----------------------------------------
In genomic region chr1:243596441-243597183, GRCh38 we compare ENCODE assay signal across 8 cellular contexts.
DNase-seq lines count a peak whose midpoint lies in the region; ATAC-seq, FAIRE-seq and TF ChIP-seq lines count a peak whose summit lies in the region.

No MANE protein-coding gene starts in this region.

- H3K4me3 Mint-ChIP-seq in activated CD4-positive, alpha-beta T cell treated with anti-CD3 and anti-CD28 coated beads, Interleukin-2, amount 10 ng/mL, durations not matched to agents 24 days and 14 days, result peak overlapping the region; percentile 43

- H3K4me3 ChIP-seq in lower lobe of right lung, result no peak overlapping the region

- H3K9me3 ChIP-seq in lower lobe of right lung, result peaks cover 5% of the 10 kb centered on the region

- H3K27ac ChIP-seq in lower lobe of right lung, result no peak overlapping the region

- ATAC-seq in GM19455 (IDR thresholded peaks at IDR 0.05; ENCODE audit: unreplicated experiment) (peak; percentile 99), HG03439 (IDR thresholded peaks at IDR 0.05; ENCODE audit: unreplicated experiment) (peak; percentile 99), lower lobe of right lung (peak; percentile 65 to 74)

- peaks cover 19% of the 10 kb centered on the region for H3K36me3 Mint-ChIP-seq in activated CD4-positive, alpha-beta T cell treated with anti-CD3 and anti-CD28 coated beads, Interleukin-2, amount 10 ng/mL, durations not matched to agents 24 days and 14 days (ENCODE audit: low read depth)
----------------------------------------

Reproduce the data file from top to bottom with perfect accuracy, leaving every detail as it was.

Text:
In genomic region chr1:243596441-243597183, GRCh38 we compare ENCODE assay signal across 8 cellular contexts.
DNase-seq lines count a peak whose midpoint lies in the region; ATAC-seq, FAIRE-seq and TF ChIP-seq lines count a peak whose summit lies in the region.

No MANE protein-coding gene starts in this region.

- H3K4me3 Mint-ChIP-seq in activated CD4-positive, alpha-beta T cell treated with anti-CD3 and anti-CD28 coated beads, Interleukin-2, amount 10 ng/mL, durations not matched to agents 24 days and 14 days, result peak overlapping the region; percentile 43

- H3K4me3 ChIP-seq in lower lobe of right lung, result no peak overlapping the region

- H3K9me3 ChIP-seq in lower lobe of right lung, result peaks cover 5% of the 10 kb centered on the region

- H3K27ac ChIP-seq in lower lobe of right lung, result no peak overlapping the region

- ATAC-seq in GM19455 (IDR thresholded peaks at IDR 0.05; ENCODE audit: unreplicated experiment) (peak; percentile 99), HG03439 (IDR thresholded peaks at IDR 0.05; ENCODE audit: unreplicated experiment) (peak; percentile 99), lower lobe of right lung (peak; percentile 65 to 74)

- peaks cover 19% of the 10 kb centered on the region for H3K36me3 Mint-ChIP-seq in activated CD4-positive, alpha-beta T cell treated with anti-CD3 and anti-CD28 coated beads, Interleukin-2, amount 10 ng/mL, durations not matched to agents 24 days and 14 days (ENCODE audit: low read depth)